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Even if your website manages to consider all these aspects, it can only deliver so much value if it fails to encourage visitors to take action.

Your website’s conversion rate directly impacts your return on investment, so it’s worth researching and discovering how much your current website encourages its users to take the next step in your business relationship.

If you find that your conversion rates are lower than you want, make some simple tweaks to assure that it’s doing its intended job – bringing in new customers and converting customers to your brand.

Conversion Rate Optimization: A Primer

We can’t talk about converting visitors without addressing conversion rate optimization (CRO), which is the practice of making improvements to your website in hopes of getting more visitors to take a desired action.

Examples of these conversion actions include filling out a contact form, making a purchase, or downloading an ebook. CRO can involve something as simple as changing the wording or a message on a landing page or changing the color of a button, to something as complex as redesigning the entire hierarchy of your site. At its core, CRO has two goals:

  1. To optimize your site’s data to match the way your user approaches information gathering, and;
  2. To leverage the psychological principles of web design to maximize the chances of continued user interaction.

How Should Businesses Approach CRO?

Now that we have an operational definition of CRO, the next logical question most have is, “How do we make it work for us?”

Conversion rate optimization, like its cousin, search engine optimization (SEO), is an always-evolving multifaceted discipline. What works for one company might not work for another. What makes CRO markedly different from SEO is that it will depend heavily on your market research and desired buyer personas. Your CRO approach will vary from other methods, but generally, it operates on a few principles:

1. Creating a Clear Value Proposition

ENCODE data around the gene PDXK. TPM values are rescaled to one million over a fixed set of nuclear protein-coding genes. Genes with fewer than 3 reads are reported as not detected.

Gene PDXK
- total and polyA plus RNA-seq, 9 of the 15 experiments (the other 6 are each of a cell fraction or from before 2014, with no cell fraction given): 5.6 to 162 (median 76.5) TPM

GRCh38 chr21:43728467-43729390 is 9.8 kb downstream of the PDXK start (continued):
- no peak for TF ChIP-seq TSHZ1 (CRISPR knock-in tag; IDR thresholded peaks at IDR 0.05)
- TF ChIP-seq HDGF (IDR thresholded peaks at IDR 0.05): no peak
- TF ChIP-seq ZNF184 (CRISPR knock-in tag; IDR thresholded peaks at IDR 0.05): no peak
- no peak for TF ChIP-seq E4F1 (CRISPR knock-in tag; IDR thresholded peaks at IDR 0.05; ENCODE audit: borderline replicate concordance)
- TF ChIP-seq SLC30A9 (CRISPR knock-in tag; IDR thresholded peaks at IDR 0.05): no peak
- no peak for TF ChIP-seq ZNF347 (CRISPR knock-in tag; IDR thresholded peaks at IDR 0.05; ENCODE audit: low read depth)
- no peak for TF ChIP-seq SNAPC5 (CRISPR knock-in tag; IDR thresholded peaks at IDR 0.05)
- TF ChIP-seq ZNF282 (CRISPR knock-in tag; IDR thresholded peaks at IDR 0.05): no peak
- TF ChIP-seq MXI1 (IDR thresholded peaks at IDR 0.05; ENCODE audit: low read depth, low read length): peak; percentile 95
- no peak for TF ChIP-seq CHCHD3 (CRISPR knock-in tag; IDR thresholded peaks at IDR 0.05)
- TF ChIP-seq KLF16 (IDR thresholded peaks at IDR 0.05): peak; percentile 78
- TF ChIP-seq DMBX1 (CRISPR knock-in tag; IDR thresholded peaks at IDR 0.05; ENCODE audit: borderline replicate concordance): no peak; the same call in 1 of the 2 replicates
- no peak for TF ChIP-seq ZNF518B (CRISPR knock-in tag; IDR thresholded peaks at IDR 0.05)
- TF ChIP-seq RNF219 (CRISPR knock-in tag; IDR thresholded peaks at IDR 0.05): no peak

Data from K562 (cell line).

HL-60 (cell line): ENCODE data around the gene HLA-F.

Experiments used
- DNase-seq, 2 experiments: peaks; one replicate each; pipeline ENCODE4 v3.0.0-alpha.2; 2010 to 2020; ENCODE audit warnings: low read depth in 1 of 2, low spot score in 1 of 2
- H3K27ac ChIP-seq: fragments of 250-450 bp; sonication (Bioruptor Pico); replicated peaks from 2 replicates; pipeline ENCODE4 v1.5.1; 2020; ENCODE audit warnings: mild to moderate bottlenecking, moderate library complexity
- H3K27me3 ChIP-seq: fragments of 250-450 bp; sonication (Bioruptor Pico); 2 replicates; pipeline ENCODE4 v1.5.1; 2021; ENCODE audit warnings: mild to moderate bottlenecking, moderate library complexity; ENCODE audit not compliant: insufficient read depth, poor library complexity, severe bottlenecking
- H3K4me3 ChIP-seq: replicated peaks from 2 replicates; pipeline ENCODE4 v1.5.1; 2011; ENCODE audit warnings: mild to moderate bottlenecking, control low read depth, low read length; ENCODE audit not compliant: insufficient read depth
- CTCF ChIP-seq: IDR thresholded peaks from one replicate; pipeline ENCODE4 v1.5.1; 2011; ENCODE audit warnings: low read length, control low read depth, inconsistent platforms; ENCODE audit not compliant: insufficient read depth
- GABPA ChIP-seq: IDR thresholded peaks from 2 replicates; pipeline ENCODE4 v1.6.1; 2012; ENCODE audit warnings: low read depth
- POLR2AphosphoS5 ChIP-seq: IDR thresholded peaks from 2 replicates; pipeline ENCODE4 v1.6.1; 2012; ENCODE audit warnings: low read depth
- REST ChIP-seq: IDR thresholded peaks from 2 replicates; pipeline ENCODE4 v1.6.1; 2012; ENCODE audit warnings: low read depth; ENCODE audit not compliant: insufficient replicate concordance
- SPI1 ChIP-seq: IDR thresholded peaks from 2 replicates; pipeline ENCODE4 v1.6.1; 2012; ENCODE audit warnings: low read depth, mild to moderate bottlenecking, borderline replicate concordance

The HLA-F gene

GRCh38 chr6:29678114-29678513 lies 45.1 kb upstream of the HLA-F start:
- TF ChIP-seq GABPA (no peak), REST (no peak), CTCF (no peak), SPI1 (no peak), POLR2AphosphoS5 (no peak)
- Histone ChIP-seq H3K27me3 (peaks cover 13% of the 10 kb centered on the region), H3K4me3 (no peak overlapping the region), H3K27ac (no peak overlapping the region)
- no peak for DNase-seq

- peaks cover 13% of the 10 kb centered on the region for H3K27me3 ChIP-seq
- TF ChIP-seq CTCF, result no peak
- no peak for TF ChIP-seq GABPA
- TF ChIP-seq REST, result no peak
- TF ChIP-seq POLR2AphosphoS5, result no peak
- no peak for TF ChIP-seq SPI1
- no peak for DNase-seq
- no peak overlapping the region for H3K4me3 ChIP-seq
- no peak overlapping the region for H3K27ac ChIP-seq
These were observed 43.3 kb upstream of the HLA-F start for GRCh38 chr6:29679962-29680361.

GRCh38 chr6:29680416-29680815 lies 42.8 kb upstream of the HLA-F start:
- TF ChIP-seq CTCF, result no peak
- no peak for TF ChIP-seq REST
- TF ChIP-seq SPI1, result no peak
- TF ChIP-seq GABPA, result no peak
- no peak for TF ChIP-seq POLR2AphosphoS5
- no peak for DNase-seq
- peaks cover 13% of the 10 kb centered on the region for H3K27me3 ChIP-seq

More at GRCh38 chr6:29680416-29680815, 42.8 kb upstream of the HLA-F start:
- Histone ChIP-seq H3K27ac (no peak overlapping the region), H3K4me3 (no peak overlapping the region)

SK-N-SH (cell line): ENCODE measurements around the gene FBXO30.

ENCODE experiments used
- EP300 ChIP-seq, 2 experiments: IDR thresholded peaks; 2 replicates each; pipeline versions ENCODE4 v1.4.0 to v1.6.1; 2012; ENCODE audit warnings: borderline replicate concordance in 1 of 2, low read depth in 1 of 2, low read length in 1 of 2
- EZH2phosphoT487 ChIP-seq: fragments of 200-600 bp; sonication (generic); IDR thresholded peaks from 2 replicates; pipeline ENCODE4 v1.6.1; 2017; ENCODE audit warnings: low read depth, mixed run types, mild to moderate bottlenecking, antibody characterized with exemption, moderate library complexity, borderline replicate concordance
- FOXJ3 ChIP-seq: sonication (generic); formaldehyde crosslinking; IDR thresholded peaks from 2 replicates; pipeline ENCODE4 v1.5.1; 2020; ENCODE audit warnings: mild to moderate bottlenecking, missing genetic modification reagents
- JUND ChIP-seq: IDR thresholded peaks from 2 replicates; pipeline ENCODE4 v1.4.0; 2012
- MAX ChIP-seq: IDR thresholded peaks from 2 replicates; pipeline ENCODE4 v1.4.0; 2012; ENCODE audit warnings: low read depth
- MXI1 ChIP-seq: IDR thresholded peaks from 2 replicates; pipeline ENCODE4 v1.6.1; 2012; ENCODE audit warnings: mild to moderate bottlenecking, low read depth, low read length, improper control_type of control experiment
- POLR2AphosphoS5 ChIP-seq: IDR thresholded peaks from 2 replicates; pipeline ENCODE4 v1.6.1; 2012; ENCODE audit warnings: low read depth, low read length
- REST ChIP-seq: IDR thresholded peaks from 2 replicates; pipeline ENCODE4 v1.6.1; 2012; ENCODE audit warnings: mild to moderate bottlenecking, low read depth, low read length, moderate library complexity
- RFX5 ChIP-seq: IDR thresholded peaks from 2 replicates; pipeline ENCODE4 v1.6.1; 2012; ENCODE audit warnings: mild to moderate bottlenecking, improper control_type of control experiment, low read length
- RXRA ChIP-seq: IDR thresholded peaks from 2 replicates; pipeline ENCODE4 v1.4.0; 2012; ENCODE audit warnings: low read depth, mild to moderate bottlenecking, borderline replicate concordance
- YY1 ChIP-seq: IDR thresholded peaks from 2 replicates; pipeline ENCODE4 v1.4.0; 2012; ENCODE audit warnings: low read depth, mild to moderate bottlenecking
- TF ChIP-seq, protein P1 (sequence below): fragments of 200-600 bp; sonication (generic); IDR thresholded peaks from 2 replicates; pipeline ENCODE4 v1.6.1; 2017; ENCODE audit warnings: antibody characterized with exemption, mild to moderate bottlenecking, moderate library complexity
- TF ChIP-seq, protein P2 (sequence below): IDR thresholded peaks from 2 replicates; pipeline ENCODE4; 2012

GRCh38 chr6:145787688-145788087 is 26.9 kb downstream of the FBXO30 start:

Often, when a business is facing lackluster conversion rates, it’s because there is no clear value proposition on the homepage. If you optimize your site for search, a new user will come across it looking for a solution to a problem.

Your goal is to convince them, quickly and effectively, that your company is the solution. Businesses often fall prey to the “peacock” trope – they try to fill their homepages with what makes them different and effective, which makes the user (and thus your message) lost.

A better approach is to write a clear, concise value proposition for your homepage. Add this to a clean, simple homepage and an alluring photo, and your user will be encouraged to move on to the next step.

2. Demographic Responsive Design

By now, most are familiar with the concept of responsive design and its importance to conversion rates. In case you need a refresher, here is a statistic to whet your appetite: According to the firm eMarketer, more than half the respondents to a recent survey reported they wouldn’t purchase from a brand that offers a poorly designed mobile experience.

In today’s era of data and personalization, our obligation extends far beyond mobile responsiveness. This is where the concept of demographic-responsive design comes into play. We know that each generation has unique qualities – we know millennials as idealists and see Gen Z’ers as being more cynical. With the power of demographic-responsive design, we can accommodate these two dichotomous traits with only a little extra effort.

3. Banish Your Homepage

Is the homepage dead? In today’s world of mobility and personalization, some web designers (and marketers, for that matter) are beginning to think so.

In today’s marketing landscape, the homepage has become less relevant, especially when combined with demographic-based responsive design. Instead of a central homepage, consider creating landing pages indexed by demographics, location, or other relevant metrics.

At its best, a landing page is a one-stop roadmap for your visitor. Provide everything your users need to convert on a tailored landing page, with little navigation required.

4. Make Your Forms Simple